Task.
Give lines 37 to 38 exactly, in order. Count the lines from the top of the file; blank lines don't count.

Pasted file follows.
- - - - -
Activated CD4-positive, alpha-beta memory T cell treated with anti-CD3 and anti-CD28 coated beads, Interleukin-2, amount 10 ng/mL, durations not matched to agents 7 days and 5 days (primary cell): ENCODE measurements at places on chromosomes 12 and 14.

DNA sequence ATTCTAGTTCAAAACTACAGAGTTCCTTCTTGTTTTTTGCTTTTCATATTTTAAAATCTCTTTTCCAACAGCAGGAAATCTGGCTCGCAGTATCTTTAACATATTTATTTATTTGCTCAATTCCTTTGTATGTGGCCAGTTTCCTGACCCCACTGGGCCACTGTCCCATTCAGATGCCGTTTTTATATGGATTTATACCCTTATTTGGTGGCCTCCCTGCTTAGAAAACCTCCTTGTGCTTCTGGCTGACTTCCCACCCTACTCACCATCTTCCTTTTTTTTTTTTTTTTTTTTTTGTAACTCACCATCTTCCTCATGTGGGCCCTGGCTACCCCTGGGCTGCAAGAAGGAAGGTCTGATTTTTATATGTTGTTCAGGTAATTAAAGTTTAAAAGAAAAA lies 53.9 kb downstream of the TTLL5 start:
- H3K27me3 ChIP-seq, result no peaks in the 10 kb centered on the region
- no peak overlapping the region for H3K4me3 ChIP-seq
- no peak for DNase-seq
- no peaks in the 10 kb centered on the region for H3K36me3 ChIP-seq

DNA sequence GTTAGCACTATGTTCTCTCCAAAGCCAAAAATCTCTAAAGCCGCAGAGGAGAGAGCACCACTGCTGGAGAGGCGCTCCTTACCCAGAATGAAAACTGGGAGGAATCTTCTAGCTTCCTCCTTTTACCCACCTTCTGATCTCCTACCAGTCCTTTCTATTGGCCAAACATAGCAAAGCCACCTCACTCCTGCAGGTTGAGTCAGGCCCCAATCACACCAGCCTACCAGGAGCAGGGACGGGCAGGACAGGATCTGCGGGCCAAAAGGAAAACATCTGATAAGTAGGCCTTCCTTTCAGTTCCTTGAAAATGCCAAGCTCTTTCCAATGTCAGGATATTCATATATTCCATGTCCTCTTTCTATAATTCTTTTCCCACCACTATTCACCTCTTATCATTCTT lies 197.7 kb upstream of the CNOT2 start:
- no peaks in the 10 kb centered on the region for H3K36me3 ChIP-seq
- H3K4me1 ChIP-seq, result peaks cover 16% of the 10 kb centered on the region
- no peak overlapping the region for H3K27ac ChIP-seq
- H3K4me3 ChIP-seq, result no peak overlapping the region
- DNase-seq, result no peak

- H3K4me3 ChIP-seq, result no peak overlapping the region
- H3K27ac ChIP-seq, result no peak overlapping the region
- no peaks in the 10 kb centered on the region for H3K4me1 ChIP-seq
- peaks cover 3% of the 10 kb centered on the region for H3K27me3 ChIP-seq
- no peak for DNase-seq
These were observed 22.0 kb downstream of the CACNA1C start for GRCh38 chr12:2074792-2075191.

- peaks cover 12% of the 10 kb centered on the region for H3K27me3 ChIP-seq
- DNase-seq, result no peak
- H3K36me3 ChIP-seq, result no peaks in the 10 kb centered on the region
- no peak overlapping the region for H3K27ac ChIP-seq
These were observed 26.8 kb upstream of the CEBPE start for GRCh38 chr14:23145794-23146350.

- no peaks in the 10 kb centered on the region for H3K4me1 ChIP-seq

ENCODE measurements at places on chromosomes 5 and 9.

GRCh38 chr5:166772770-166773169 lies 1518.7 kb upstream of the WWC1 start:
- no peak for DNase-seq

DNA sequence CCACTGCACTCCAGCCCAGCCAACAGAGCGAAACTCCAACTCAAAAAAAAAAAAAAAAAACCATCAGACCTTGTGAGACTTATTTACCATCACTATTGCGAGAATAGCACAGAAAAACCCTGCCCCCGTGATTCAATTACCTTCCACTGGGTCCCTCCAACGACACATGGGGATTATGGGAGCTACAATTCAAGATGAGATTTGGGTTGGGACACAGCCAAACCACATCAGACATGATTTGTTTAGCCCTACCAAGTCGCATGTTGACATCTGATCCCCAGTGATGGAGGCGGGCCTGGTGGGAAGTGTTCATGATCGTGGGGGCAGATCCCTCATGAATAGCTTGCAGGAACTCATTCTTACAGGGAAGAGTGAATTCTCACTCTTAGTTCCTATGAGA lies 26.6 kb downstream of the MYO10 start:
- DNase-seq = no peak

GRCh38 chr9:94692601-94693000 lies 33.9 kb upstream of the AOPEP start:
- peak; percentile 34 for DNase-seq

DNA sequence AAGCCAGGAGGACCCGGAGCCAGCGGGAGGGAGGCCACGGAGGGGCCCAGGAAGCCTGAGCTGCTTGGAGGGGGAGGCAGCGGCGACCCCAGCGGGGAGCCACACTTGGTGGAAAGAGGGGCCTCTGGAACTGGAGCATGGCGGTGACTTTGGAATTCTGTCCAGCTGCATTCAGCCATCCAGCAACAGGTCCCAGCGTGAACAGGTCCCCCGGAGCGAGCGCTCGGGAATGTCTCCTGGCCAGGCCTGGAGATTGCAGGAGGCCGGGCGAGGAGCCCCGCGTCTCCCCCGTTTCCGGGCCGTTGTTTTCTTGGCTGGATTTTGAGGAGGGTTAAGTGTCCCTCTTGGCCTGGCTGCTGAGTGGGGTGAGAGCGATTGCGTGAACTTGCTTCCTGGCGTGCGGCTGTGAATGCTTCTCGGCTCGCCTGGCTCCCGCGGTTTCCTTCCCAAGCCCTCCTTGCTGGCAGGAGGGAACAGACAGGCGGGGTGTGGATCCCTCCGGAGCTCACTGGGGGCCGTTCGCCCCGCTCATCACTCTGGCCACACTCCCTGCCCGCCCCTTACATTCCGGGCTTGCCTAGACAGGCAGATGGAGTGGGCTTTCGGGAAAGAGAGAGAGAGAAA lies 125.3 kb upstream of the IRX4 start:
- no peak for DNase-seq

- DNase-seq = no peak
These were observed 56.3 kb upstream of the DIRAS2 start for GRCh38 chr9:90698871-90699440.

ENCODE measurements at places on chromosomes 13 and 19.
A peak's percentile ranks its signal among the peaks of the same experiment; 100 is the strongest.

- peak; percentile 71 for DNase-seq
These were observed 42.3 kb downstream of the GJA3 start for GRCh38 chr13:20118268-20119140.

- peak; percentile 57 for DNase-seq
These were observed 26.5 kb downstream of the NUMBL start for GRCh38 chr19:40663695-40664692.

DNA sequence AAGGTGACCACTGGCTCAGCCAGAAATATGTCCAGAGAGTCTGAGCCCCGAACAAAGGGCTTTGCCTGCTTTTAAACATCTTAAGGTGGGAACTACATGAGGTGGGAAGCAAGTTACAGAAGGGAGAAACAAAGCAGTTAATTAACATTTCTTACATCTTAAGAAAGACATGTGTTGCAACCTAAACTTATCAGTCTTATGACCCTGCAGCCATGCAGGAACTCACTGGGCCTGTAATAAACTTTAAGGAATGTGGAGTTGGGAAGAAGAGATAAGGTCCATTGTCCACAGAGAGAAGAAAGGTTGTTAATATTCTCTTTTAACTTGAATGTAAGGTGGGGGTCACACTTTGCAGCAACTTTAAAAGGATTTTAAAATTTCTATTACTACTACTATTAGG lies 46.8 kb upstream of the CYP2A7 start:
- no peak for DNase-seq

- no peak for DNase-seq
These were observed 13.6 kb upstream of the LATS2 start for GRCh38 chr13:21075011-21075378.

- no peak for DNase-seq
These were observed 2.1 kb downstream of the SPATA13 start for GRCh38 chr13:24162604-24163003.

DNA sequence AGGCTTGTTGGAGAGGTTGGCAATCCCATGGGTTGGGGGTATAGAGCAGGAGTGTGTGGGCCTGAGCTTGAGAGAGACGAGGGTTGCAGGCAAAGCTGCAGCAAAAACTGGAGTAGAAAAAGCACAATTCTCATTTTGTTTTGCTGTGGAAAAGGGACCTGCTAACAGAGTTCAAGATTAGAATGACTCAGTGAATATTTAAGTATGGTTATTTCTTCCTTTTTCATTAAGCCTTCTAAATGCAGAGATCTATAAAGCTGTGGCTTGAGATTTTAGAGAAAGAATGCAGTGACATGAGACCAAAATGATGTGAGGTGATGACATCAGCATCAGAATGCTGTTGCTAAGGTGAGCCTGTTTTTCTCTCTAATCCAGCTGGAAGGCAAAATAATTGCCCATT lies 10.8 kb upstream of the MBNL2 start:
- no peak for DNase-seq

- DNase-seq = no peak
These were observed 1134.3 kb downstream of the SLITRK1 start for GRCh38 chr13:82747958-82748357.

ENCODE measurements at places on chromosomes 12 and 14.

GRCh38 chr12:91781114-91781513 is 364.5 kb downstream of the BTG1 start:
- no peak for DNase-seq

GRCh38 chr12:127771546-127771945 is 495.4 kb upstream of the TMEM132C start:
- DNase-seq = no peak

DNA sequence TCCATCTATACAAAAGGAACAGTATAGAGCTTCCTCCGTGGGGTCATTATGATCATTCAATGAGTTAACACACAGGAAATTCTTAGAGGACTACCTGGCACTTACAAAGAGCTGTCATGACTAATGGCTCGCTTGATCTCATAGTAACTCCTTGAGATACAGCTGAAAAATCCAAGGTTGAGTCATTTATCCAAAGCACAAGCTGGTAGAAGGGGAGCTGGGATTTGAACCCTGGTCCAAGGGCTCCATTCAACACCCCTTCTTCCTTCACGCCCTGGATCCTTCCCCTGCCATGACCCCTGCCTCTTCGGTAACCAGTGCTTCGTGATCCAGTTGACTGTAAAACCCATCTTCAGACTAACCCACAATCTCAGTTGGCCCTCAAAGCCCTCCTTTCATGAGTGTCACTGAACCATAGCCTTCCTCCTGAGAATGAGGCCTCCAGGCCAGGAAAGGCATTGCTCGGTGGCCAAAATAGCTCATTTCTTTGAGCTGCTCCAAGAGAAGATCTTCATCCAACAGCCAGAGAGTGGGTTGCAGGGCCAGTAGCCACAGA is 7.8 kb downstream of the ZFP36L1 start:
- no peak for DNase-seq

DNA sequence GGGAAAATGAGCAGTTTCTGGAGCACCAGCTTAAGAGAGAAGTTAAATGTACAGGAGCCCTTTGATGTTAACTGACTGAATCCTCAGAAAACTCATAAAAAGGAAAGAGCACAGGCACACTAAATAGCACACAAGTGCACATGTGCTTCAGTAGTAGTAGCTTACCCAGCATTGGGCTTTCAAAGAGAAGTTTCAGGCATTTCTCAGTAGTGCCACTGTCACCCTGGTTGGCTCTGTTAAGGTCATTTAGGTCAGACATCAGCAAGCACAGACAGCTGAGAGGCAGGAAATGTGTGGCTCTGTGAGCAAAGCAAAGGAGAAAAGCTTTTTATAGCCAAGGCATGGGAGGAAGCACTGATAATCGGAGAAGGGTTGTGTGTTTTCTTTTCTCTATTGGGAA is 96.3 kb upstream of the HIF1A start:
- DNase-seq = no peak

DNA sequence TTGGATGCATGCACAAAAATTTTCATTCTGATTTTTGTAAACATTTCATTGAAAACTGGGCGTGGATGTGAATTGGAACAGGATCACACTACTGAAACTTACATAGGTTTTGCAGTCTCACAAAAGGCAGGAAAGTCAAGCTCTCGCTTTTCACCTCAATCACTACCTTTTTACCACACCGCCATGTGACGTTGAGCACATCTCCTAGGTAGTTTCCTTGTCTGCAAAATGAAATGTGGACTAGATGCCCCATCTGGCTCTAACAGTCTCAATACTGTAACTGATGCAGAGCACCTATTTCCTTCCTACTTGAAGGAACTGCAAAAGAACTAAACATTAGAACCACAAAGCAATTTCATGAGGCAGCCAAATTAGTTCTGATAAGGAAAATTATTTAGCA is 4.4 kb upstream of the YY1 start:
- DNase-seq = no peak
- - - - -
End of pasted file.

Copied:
A peak's percentile ranks its signal among the peaks of the same experiment; 100 is the strongest.

- peak; percentile 71 for DNase-seq